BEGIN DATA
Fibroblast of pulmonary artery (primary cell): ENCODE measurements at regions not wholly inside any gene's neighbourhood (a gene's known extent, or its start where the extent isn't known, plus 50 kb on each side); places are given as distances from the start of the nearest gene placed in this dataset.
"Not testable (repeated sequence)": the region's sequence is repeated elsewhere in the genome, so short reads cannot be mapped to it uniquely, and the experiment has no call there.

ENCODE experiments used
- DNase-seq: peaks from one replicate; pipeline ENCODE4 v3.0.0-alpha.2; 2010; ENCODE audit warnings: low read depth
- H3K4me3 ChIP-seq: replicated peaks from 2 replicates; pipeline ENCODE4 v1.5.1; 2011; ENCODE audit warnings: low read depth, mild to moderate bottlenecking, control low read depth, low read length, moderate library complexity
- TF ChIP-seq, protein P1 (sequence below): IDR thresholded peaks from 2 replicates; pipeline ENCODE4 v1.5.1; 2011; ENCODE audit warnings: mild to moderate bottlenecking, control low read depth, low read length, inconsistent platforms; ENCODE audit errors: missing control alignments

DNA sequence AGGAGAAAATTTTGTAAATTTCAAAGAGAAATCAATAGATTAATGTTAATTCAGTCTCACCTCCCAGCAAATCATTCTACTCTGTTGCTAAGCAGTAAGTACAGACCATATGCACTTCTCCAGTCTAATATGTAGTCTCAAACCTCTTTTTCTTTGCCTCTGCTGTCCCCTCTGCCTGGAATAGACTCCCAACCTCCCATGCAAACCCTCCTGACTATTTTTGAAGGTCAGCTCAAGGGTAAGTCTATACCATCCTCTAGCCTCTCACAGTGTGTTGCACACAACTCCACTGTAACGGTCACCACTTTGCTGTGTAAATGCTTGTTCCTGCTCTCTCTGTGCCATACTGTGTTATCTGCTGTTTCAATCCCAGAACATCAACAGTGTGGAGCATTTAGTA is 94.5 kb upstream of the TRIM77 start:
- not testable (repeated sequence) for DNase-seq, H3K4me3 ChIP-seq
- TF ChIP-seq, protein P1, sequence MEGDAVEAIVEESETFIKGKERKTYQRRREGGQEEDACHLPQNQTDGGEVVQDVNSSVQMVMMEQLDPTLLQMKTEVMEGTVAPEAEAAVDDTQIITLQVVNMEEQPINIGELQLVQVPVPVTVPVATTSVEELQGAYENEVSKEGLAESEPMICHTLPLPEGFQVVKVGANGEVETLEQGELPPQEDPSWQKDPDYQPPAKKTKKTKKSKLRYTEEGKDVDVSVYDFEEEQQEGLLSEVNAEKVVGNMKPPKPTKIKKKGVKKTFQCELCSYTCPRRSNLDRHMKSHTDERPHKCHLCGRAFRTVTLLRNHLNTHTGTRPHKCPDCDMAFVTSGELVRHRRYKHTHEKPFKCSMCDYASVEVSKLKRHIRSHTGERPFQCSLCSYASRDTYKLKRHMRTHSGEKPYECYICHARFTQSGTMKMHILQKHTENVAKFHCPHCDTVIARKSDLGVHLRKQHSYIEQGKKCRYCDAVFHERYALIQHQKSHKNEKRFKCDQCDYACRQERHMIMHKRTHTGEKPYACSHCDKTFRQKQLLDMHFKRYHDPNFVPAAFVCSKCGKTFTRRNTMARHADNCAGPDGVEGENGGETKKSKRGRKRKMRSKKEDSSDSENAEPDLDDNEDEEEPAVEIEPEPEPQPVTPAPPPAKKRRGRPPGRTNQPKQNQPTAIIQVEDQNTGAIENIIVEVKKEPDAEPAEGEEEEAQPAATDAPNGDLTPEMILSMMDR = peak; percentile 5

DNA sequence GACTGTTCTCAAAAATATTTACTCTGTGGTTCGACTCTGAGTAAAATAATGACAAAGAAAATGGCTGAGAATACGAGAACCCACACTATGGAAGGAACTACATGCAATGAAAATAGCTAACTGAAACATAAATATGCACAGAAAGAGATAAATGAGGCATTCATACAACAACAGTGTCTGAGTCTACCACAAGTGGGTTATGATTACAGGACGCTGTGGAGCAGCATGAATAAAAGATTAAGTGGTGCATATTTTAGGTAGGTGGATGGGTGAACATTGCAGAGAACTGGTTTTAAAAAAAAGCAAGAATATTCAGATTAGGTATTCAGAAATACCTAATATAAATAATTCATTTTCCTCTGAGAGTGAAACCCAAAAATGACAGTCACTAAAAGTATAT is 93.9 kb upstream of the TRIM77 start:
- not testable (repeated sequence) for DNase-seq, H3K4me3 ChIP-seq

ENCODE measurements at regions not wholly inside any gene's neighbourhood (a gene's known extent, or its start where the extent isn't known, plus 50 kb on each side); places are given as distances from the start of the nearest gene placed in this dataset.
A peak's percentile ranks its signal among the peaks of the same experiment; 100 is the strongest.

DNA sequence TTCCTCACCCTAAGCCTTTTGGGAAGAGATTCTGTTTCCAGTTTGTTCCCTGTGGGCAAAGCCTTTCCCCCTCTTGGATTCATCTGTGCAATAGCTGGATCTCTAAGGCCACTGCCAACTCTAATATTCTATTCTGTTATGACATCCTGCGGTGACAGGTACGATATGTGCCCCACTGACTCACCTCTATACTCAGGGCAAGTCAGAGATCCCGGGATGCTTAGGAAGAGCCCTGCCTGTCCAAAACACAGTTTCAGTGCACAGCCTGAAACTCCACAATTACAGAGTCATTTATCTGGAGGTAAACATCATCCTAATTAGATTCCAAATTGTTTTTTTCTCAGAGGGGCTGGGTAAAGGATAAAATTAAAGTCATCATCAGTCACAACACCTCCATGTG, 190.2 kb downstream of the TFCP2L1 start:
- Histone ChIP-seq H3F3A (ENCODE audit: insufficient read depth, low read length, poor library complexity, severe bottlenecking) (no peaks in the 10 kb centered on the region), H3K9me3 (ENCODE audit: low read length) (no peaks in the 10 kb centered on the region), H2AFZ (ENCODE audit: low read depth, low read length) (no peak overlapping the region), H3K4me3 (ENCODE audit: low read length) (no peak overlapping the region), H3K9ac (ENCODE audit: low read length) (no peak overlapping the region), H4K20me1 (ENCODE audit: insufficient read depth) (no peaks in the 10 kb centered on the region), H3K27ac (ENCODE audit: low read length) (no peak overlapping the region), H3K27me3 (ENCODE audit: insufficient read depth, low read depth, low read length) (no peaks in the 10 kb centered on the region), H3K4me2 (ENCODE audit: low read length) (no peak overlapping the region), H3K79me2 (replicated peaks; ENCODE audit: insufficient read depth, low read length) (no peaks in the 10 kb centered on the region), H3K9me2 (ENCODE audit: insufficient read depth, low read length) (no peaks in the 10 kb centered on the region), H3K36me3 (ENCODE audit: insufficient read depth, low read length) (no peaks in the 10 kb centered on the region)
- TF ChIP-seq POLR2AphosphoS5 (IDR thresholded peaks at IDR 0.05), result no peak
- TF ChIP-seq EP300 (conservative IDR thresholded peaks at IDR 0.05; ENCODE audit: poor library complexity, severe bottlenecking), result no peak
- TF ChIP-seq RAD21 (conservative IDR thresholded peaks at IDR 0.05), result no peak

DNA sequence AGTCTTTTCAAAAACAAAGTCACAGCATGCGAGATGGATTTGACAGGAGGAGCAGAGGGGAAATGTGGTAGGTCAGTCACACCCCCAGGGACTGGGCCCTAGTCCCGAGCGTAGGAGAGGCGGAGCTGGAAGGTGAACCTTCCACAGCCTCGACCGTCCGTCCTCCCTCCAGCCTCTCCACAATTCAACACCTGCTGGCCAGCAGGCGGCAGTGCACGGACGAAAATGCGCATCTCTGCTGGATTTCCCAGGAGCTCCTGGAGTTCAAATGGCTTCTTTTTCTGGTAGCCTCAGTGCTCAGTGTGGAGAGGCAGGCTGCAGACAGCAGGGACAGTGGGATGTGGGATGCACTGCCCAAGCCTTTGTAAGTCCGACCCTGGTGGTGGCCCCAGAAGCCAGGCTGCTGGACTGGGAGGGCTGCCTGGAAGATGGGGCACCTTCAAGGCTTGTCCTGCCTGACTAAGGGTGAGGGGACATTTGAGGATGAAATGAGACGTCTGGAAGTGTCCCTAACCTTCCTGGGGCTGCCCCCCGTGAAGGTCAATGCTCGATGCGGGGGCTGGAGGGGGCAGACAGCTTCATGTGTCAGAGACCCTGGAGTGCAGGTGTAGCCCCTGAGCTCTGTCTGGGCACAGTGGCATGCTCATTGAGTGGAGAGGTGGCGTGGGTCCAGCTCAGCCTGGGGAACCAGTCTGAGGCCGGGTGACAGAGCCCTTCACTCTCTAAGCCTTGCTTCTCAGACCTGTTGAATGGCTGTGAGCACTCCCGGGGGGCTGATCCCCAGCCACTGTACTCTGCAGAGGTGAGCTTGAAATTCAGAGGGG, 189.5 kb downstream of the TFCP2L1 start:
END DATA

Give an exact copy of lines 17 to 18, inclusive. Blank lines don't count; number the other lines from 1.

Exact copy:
- TF ChIP-seq EP300 (conservative IDR thresholded peaks at IDR 0.05; ENCODE audit: poor library complexity, severe bottlenecking), result no peak
- TF ChIP-seq RAD21 (conservative IDR thresholded peaks at IDR 0.05), result no peak